But it’s so important to avoid public, unsecured hotspots as these make us incredibly vulnerable to cyber security threats.
Whether we’re trying to work at the airport, hotel, or a café, public WiFi networks tempt us at every step of the way, and we often don’t hesitate when connecting. But most of these public networks are open networks, which aren’t safe, and allow anyone using them to access your information.
All of your internet activity passes through your ISP servers and anyone using the same network (which could be thousands of people if you’re connected at a hotel, café, or airport) can easily see your data: usernames, passwords, credit card numbers, business spreadsheets.
Criminals have even been known to set up WiFi hotspots specifically to trick people into connecting. To avoid this data threat, make sure you only ever connect to a secure network when you’re working (one that requires a password to access), or use a VPN.
Insure Your Data / Business
Most digital nomads will have taken out annual travel insurance which protects their devices and tech, after-all, it’s not uncommon that electronics get lost, stolen, or damaged in the hustle and bustle that travel brings.
But as a freelancer who relies on your online business for your continued income, it’s equally as important to insure your data, and insure your business.
Even if you’re operating as a sole trader selling photographs, or you’re running a blog by yourself to generate your income, you should strongly consider small business general liability insurance, which covers basic risks that could affect any business.
You’re insuring yourself against loss of income should anything happen to your devices or you somehow lose your data, in case you fall victim to a breach of privacy lawsuit should you post pictures of unauthorized places, or copyright lawsuits if you’ve used an image without the correct permissions.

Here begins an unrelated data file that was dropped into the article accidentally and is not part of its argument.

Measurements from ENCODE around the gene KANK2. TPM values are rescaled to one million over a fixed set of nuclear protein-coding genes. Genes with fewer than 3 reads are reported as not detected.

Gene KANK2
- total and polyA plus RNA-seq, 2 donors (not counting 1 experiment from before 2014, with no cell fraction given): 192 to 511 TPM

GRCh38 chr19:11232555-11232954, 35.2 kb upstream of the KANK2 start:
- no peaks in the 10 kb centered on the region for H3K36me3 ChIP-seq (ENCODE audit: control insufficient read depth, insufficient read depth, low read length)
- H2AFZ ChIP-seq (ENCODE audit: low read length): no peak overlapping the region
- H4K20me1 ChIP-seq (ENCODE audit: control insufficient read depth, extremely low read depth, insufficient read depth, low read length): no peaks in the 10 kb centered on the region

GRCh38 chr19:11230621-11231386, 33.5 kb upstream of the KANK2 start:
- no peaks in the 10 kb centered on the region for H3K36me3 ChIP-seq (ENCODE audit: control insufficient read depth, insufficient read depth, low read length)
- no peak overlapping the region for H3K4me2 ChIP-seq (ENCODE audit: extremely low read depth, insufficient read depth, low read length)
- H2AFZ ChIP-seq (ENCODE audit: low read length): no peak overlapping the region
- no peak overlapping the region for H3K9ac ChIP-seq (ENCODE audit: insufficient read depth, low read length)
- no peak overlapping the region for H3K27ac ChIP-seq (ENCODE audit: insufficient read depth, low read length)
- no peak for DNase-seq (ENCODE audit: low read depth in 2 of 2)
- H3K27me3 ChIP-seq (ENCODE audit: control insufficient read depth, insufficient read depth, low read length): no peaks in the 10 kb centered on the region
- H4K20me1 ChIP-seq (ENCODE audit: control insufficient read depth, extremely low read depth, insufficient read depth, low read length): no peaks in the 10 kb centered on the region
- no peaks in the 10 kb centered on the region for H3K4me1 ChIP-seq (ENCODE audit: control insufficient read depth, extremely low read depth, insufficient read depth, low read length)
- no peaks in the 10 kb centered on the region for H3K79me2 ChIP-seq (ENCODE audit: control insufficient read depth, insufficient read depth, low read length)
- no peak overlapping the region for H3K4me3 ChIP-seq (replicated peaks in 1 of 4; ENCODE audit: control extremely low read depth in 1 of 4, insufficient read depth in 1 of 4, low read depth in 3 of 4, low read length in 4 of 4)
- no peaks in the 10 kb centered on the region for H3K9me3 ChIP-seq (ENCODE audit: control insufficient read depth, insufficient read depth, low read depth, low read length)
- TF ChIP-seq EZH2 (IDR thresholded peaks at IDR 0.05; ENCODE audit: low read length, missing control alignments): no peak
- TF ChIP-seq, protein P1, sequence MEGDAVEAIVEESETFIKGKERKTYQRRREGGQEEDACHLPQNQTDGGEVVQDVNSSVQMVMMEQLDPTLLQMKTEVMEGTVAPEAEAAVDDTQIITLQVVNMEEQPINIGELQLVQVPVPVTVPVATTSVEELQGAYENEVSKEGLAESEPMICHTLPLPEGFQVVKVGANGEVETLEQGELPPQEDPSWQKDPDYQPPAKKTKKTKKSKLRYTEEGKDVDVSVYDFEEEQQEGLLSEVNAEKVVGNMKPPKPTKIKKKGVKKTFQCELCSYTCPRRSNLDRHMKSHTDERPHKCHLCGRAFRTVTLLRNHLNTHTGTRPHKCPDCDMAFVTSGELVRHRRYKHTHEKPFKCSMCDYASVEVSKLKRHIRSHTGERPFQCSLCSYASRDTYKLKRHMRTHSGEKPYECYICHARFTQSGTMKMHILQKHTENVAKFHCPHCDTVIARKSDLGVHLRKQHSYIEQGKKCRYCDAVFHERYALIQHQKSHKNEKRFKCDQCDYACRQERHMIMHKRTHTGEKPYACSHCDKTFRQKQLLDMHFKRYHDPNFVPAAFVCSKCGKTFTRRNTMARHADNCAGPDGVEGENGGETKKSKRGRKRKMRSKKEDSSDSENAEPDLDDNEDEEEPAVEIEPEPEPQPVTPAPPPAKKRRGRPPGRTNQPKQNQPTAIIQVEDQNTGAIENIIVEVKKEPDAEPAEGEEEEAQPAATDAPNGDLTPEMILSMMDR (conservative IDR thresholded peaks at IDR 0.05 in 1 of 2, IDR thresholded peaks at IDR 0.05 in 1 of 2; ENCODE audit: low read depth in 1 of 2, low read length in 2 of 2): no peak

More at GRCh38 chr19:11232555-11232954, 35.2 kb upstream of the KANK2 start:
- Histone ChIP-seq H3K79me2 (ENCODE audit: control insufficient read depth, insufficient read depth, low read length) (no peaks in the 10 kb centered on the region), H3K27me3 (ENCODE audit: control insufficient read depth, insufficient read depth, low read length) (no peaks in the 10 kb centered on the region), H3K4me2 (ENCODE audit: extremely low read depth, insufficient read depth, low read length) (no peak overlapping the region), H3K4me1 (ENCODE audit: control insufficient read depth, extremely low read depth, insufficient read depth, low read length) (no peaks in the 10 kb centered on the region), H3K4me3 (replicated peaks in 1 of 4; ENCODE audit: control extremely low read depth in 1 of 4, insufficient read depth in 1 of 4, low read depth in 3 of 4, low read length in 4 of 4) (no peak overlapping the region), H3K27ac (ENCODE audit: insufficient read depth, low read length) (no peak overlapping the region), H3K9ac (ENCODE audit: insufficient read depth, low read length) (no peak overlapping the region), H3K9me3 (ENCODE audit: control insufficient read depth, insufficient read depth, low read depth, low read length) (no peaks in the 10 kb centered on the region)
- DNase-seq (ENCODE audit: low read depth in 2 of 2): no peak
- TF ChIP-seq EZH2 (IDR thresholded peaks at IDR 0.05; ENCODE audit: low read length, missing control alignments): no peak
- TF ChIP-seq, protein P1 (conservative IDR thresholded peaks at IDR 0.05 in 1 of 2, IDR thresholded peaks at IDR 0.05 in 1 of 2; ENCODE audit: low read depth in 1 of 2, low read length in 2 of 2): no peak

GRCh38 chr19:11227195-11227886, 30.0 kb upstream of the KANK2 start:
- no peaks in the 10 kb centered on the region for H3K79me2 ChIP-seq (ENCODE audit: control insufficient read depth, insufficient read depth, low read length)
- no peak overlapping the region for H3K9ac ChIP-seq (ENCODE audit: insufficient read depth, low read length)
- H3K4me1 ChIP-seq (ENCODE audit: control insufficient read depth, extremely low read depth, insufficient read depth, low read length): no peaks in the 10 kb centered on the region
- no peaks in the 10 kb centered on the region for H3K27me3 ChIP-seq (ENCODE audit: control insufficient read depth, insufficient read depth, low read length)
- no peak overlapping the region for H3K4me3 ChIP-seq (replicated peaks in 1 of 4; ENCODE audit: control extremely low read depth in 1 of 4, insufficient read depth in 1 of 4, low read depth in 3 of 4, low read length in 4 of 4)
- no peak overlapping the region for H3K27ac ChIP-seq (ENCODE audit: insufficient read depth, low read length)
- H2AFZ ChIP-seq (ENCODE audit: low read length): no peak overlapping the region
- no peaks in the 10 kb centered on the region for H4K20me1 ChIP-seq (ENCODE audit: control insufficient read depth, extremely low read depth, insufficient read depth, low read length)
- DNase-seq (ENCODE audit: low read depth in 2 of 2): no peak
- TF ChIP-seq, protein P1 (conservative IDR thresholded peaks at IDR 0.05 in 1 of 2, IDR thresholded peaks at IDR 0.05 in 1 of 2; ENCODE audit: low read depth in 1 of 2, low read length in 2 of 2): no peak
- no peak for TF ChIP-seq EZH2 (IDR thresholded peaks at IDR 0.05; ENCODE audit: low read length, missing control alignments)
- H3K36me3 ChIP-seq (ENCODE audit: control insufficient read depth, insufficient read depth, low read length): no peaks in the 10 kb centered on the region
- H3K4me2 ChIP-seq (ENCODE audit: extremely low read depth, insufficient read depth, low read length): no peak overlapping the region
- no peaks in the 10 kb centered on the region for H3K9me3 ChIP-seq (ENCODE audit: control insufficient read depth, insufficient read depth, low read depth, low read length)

Simply put, general liability insurance means that it covers the basic risks that affect almost every business, no matter what your industry.
Back Up EVERYTHING
Travel doesn’t always go to plan, and it’s not uncommon for digital nomads who move around a lot to lose, damage, or have devices stolen. But, if this does occur, having a back up of your data means you don’t lose that too.
While a back-up can’t protect the functionality or condition of your tech, most of the time it’s what we have on them that is the most valuable to us. Your business plans, strategies, contacts, and correspondence is usually far more valuable than the device which holds it.
Regularly back-up your data so that in the case of an accident, you can still retrieve your files, and run your business from the documents you have saved. These backups can be stored on cloud platforms or physical devices like an external hard drive or USB.
While backing everything up on the cloud can be a great idea for travelers who move around a lot, meaning you can pick up from where you left off across multiple devices, we also recommend traveling with a general backup on a physical USB.
Remember that when traveling you won’t always have access to a WiFi connection, so if you find yourself disconnected and your documents are all backed up on the cloud, a USB can come in very handy.